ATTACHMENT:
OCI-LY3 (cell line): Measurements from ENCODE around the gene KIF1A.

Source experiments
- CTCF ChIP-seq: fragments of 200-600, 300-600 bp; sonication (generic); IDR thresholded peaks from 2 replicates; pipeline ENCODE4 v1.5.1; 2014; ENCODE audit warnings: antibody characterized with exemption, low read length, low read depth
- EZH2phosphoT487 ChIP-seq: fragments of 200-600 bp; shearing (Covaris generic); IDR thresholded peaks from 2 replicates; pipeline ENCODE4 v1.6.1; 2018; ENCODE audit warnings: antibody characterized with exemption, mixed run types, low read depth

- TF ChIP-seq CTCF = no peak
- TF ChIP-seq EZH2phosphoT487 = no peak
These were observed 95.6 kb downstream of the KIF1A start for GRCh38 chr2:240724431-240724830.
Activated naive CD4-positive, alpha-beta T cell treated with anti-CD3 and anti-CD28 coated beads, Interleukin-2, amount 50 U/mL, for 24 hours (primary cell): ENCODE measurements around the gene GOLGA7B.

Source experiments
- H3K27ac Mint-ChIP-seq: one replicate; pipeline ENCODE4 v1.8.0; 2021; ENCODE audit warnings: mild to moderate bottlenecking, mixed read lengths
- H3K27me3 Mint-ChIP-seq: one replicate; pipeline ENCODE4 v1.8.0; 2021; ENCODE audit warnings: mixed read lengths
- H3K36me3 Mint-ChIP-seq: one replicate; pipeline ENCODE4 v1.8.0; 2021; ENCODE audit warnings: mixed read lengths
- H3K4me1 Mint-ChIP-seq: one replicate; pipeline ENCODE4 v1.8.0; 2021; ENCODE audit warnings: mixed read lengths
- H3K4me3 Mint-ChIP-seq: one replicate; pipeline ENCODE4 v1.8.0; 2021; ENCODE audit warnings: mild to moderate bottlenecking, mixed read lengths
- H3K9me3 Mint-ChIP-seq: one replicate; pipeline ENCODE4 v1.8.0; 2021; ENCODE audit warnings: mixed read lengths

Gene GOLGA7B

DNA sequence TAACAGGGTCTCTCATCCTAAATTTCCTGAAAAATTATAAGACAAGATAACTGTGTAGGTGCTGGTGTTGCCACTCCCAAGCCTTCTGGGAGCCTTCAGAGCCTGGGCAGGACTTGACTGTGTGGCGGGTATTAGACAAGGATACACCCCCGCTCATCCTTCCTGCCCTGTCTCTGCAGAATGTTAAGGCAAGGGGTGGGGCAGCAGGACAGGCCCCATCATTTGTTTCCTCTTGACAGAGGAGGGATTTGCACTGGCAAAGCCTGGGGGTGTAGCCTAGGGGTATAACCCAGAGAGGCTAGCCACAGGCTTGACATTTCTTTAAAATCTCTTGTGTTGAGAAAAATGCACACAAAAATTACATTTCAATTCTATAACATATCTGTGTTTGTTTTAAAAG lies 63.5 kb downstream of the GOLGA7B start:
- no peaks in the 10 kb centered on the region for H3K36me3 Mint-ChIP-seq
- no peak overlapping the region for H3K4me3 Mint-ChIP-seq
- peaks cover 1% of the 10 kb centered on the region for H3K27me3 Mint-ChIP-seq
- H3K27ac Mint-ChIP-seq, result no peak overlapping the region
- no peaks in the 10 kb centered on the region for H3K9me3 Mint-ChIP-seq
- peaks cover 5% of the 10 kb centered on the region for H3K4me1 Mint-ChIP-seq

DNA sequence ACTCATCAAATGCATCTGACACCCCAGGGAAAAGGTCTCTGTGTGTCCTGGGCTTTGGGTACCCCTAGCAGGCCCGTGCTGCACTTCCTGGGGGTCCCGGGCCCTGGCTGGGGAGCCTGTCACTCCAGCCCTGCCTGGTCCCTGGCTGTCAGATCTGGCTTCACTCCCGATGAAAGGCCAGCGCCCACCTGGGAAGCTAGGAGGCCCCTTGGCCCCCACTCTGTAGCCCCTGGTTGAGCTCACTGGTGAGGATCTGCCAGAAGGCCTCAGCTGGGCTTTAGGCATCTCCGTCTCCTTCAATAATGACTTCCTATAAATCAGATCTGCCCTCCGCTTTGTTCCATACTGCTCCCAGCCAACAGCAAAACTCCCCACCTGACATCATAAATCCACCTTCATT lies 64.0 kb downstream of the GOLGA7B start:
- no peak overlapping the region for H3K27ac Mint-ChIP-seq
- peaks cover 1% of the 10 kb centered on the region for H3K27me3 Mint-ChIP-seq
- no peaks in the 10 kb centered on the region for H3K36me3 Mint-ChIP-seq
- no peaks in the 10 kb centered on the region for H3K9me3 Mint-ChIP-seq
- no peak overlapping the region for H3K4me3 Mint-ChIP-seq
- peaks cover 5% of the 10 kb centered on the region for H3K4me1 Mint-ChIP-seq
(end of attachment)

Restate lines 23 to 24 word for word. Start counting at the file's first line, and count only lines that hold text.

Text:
- peaks cover 5% of the 10 kb centered on the region for H3K4me1 Mint-ChIP-seq

DNA sequence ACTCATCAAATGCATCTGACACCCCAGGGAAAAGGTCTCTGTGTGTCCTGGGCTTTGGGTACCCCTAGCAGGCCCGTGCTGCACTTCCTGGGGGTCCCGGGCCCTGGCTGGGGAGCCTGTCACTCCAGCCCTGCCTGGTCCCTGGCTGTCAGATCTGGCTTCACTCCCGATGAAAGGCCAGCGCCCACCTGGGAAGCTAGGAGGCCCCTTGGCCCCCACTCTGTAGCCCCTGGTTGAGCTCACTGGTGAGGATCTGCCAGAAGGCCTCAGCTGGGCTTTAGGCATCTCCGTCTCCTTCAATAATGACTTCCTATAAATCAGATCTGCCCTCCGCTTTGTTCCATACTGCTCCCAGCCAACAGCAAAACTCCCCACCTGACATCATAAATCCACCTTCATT lies 64.0 kb downstream of the GOLGA7B start: